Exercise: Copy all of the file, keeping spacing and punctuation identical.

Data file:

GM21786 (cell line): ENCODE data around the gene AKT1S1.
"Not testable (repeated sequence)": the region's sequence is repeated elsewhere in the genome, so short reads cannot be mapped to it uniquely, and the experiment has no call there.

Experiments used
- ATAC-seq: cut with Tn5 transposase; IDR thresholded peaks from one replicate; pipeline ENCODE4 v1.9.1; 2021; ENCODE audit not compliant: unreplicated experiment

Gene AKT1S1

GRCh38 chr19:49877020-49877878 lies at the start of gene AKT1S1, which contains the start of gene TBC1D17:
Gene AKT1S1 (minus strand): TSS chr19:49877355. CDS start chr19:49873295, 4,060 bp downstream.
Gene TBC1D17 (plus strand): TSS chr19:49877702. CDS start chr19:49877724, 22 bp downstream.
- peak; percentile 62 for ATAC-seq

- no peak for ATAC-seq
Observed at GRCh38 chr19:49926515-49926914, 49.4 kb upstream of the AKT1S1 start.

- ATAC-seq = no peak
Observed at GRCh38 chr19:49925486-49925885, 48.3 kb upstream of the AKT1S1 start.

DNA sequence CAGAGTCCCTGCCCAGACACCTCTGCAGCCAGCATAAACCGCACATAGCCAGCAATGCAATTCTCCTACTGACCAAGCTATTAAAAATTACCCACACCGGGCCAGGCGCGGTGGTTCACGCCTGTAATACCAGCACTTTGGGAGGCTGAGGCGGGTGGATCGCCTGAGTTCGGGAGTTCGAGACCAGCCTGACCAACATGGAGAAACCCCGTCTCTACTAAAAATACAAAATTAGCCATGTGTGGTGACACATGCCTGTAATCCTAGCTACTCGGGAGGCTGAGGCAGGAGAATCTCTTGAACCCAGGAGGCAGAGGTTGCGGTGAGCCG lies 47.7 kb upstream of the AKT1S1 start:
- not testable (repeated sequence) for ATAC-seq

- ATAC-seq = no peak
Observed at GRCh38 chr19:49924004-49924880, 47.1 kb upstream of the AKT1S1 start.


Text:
GM21786 (cell line): ENCODE data around the gene AKT1S1.
"Not testable (repeated sequence)": the region's sequence is repeated elsewhere in the genome, so short reads cannot be mapped to it uniquely, and the experiment has no call there.

Experiments used
- ATAC-seq: cut with Tn5 transposase; IDR thresholded peaks from one replicate; pipeline ENCODE4 v1.9.1; 2021; ENCODE audit not compliant: unreplicated experiment

Gene AKT1S1

GRCh38 chr19:49877020-49877878 lies at the start of gene AKT1S1, which contains the start of gene TBC1D17:
Gene AKT1S1 (minus strand): TSS chr19:49877355. CDS start chr19:49873295, 4,060 bp downstream.
Gene TBC1D17 (plus strand): TSS chr19:49877702. CDS start chr19:49877724, 22 bp downstream.
- peak; percentile 62 for ATAC-seq

- no peak for ATAC-seq
Observed at GRCh38 chr19:49926515-49926914, 49.4 kb upstream of the AKT1S1 start.

- ATAC-seq = no peak
Observed at GRCh38 chr19:49925486-49925885, 48.3 kb upstream of the AKT1S1 start.

DNA sequence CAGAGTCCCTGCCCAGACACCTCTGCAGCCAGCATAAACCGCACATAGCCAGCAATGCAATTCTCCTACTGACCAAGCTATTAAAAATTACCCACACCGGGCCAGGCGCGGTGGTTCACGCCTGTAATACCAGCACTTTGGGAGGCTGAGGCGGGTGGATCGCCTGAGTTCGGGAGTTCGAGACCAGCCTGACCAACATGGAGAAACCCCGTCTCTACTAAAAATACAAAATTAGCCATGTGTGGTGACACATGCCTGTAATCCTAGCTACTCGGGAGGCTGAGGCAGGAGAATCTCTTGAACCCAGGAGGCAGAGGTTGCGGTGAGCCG lies 47.7 kb upstream of the AKT1S1 start:
- not testable (repeated sequence) for ATAC-seq

- ATAC-seq = no peak
Observed at GRCh38 chr19:49924004-49924880, 47.1 kb upstream of the AKT1S1 start.